Why CISA strongly recommends monitoring SAP?
On July 13, 2020 EST, SAP released a security update to address a critical vulnerability, CVE-2020-6287. Due to the severity of this vulnerability and the importance of SAP systems in holding a company’s most vital data assets, the Cybersecurity and Infrastructure Security Agency (CISA) strongly recommends organizations immediately apply patches, and in situations where patches cannot be applied, CISA recommends “closely monitoring your SAP NetWeaver AS for anomalous activity”.
I’d like to add two more certainties to death and taxes, and they’re these: that SAP systems hold an organization’s most valuable data, and that those systems are often vulnerable to attack. Apologies, there’s another certainty, and it’s that hackers know this, and are fully aware of the SAP patches and how to exploit them, as CISA states “because patches have been publicly released, the underlying vulnerabilities could be reverse-engineered to create exploits that target unpatched systems”.
Although this is a recent event, it is another example of the challenges that SAP users face on a regular basis. SAP itself is very helpful with tools to patch and harden known vulnerabilities, and Patch Day Tuesday with updates on the latest vulnerabilities, but immediate patching can often be impossible, and that leaves a very wide door open for all sorts of risk. Even in an ideal world, no SAP environment will be fully hardened 100% of the time. It’s too big a task and too fast-moving a target. Zero-day vulnerability such as the one mentioned above 2934135 (Multiple Vulnerabilities in SAP NetWeaver AS JAVA (LM Configuration Wizard)) are not the only risks. What about the whole raft of unknown vulnerabilities in your custom code, or the disgruntled insider, or the unthinkable, SAP_ALL in unscrupulous hands?
To make matters worse, SAP logging is often turned off by security teams as it often generates too much unintelligible data, and cannot be efficiently exported to a SIEM. Additionally, even if the Security Audit Log is enabled, it is often filtered to reduce the size of the logs and in doing so it creates gaps and hides vulnerabilities.
So although It makes sense then, as CISA suggests, to closely monitor your systems, it’s not easy. As a solution, many SAP clients are turning to technology to provide threat detection, but in the past, the use of traditional cybersecurity tools has been met with mixed success. Some of the criticisms raised has been that these tools produce results that can’t be relied upon, creating more work for the already over-stretched Basis team who are then naturally frustrated with wasting time on false-positives. Another failing is the noise around implementing a tool, the extra hardware, the massive maintenance involved, which often requires additional dedicated resources. Aren’t these tools supposed to reduce resources not add to them? Then there’s the cost, the often eye-wateringly high cost, not just of the software but the ownership that can often dwarf the actual cost of running the applications.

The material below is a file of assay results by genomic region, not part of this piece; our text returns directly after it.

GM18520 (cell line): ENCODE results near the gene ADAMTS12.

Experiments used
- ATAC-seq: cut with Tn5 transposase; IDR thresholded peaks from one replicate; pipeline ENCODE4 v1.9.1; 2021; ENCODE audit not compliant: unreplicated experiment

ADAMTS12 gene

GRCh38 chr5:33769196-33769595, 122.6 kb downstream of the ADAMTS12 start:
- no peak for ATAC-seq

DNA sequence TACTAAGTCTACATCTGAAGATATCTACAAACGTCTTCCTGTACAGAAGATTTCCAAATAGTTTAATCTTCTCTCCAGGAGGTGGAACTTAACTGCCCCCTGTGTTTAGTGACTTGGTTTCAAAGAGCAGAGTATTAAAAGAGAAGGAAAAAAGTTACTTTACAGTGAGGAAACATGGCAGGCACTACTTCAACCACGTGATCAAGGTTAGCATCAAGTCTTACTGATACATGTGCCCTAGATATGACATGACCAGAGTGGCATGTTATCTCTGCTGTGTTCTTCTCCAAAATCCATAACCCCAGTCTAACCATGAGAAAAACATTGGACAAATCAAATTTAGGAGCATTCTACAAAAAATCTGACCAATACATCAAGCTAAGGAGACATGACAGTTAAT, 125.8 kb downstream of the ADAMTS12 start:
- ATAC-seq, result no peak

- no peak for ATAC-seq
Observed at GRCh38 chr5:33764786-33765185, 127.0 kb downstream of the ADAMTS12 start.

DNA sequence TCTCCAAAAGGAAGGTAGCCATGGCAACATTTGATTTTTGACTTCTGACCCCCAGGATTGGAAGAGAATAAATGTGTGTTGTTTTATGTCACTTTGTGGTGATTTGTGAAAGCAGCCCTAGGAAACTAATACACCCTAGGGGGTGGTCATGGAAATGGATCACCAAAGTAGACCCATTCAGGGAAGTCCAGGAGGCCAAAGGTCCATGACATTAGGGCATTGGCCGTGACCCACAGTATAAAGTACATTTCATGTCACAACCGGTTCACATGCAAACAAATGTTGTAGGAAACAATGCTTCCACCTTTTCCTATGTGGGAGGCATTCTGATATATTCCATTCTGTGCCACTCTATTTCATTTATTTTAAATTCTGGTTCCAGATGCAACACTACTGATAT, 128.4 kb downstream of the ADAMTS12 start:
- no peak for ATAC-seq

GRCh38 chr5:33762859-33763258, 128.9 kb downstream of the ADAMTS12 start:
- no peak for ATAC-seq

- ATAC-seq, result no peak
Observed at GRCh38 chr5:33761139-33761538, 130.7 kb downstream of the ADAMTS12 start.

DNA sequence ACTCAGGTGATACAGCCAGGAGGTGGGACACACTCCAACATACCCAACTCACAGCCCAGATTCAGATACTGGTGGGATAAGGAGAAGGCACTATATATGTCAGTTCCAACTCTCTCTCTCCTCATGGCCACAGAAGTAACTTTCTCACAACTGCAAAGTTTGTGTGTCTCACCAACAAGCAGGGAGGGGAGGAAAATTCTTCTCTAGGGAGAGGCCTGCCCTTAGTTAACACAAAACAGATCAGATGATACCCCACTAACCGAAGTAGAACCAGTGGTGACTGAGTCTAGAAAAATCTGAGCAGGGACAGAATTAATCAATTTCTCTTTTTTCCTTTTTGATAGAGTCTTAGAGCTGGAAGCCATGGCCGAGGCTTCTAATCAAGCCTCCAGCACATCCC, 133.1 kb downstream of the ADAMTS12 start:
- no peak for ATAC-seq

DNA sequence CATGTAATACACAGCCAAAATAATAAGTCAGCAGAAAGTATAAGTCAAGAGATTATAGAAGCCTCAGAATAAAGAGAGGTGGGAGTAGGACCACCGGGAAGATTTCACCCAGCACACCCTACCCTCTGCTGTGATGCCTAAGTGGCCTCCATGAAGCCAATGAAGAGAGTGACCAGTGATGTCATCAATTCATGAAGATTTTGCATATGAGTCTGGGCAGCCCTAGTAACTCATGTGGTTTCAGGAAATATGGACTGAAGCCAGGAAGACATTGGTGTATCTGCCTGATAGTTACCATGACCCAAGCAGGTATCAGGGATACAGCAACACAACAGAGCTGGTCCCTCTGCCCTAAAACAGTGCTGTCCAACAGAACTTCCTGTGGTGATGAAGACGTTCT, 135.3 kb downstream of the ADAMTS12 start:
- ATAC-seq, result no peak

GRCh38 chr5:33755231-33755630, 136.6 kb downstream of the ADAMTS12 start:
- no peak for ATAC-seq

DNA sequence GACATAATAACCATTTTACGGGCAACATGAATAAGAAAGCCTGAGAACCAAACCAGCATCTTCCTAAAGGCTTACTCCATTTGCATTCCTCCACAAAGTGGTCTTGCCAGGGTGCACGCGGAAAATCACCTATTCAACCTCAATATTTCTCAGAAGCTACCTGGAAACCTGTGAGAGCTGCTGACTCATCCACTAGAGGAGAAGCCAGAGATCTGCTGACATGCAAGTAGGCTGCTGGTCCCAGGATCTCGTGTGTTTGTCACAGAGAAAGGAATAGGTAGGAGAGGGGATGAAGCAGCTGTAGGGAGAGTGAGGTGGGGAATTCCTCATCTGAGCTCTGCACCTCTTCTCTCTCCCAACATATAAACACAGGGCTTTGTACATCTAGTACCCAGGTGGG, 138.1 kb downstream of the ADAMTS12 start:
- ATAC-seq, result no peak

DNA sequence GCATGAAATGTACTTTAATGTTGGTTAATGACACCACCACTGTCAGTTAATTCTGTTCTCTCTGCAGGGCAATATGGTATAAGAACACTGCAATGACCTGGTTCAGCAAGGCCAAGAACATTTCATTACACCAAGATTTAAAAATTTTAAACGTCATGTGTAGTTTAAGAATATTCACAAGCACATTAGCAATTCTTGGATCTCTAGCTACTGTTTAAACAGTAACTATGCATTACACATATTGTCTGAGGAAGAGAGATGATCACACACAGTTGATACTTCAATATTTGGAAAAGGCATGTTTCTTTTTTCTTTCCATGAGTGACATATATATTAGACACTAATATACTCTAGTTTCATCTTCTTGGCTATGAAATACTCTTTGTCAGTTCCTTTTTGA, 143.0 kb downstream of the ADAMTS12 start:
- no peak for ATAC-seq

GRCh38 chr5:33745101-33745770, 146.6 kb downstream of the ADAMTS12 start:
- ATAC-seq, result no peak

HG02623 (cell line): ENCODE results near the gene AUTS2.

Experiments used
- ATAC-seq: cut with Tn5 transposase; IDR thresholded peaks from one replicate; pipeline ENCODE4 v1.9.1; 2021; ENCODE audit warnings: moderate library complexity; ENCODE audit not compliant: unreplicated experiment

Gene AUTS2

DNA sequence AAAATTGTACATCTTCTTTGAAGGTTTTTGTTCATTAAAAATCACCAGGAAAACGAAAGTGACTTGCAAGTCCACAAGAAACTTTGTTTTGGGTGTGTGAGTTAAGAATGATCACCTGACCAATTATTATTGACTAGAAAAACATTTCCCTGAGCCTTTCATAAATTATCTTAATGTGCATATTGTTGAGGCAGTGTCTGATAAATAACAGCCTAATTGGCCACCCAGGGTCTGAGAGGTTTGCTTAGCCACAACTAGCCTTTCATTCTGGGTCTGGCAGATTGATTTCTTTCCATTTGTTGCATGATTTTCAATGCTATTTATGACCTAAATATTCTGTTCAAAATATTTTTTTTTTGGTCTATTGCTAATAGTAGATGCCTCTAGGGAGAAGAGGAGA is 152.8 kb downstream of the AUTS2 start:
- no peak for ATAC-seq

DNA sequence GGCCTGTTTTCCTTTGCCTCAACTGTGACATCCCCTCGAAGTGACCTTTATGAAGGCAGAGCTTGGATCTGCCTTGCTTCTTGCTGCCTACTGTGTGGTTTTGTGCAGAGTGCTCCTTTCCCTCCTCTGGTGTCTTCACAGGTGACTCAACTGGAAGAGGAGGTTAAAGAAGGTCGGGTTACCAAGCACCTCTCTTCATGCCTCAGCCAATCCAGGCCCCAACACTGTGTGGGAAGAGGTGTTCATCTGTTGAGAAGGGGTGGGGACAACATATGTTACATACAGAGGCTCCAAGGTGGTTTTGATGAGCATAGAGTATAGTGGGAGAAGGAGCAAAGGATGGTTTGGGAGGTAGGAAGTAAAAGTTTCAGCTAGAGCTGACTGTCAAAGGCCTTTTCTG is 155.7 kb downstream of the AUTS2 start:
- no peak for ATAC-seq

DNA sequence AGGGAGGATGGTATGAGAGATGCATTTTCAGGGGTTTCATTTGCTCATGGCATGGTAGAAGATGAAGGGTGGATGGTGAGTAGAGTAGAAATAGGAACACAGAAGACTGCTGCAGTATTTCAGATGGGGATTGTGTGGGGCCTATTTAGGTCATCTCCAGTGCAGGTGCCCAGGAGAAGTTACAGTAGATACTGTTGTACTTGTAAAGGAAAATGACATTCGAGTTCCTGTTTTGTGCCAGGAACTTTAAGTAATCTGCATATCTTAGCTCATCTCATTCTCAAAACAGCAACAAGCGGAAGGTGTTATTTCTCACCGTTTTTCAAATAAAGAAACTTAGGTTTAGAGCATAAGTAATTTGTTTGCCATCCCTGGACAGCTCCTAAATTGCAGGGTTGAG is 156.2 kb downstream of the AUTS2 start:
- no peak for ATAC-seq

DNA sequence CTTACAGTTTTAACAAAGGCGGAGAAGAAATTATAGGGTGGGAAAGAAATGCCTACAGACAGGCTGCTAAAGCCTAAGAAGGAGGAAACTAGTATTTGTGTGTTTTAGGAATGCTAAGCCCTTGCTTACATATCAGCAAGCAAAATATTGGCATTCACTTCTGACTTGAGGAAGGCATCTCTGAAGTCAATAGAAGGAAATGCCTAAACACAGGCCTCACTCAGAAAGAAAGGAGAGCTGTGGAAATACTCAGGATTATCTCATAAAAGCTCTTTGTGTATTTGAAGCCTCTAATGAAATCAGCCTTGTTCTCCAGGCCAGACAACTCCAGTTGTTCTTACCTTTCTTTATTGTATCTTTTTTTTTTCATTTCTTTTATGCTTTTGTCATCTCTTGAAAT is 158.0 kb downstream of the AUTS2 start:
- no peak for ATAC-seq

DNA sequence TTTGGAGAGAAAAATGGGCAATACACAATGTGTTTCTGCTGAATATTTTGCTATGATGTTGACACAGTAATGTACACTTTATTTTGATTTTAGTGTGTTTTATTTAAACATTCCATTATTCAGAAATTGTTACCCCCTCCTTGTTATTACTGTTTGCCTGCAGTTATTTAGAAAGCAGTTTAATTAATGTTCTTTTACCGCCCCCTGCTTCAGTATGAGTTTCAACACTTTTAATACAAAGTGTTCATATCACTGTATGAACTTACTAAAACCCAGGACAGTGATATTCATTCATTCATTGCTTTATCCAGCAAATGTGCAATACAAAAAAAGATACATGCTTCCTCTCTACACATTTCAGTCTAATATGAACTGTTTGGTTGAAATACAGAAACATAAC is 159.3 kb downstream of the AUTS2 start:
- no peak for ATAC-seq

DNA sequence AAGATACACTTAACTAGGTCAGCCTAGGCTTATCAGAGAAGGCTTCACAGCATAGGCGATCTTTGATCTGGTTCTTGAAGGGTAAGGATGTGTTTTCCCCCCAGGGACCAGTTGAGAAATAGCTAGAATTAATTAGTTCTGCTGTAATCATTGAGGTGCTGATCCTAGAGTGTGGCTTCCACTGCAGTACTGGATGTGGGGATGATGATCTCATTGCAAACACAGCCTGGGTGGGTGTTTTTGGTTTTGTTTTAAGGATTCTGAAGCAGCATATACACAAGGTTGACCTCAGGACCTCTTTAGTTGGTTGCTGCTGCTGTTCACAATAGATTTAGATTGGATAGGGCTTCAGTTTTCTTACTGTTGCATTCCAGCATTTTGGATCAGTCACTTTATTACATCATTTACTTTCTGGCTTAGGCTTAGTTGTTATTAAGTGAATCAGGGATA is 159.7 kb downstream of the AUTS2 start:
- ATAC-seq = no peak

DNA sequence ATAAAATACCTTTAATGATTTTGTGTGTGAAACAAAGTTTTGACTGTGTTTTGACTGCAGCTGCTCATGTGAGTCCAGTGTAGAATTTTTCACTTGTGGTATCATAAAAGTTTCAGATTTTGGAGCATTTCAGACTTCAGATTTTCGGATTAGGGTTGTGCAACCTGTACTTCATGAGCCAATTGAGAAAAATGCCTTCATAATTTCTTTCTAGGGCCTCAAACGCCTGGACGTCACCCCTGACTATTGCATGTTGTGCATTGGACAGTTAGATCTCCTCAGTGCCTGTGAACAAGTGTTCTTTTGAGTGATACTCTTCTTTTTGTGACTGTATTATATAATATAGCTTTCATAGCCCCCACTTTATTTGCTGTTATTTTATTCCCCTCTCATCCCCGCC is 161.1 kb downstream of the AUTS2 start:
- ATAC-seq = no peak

SecurityBridge is a modern SAP Security Platform, natively build in SAP. It uses an ABAP based Intrusion Detection System (IDS) to guard your SAP landscape 24/7. Its frontend is build with Fiori, which provides you an intelligent insight on the security posture of your ABAP, Java and HANA based systems.
Avoid common pitfalls
To avoid these pitfalls in selecting a security platform there are four key factors to consider.
- Accuracy of the threat interpretation is of the utmost importance. If your SOC team cannot rely on the results produced and cannot trust the data, then you may as well just use SAP’s EarlyWatch. In order to ensure accuracy, the cyber-solution should be powered by advanced technology such as anomaly detection, (again recommended by CISA) so that it knows what is normal for your organization and is then agile enough to adapt to new attack vectors, and unknown signatures.
- Near real-time monitoring is essential, so that threats can be detected and responded to, as soon as they happen, if necessary. Attackers rely on dwell-time, the lapse after an attack where they work out where to inflict the most harm. Attackers also know that most SOC teams take on average 43 days to detect a threat. Real-time threat monitoring removes dwell-time and allows the SOC team to prioritize resources the most effectively. You should target to reduce the “time-to-detection” from days to hours or even minutes.
- Patching and compliance are typically a major undertaking. Security audits are a time consuming, but necessary part of running a security team. Selecting a platform that enables and facilitates compliance will save time and money and ensure that compliance is achieved without expending significant effort.
- SIEM integration needs to be seamless and effortless. There’s no point loading a SIEM with massive amounts of data, there needs to be out-of-the box use cases that non-SAP security people can readily understand.
Finally, implement a robust trial of any security tool and if possible run your own PEN test. To learn more about getting a complementary Security Assessment of SecurityBridge please contact us here :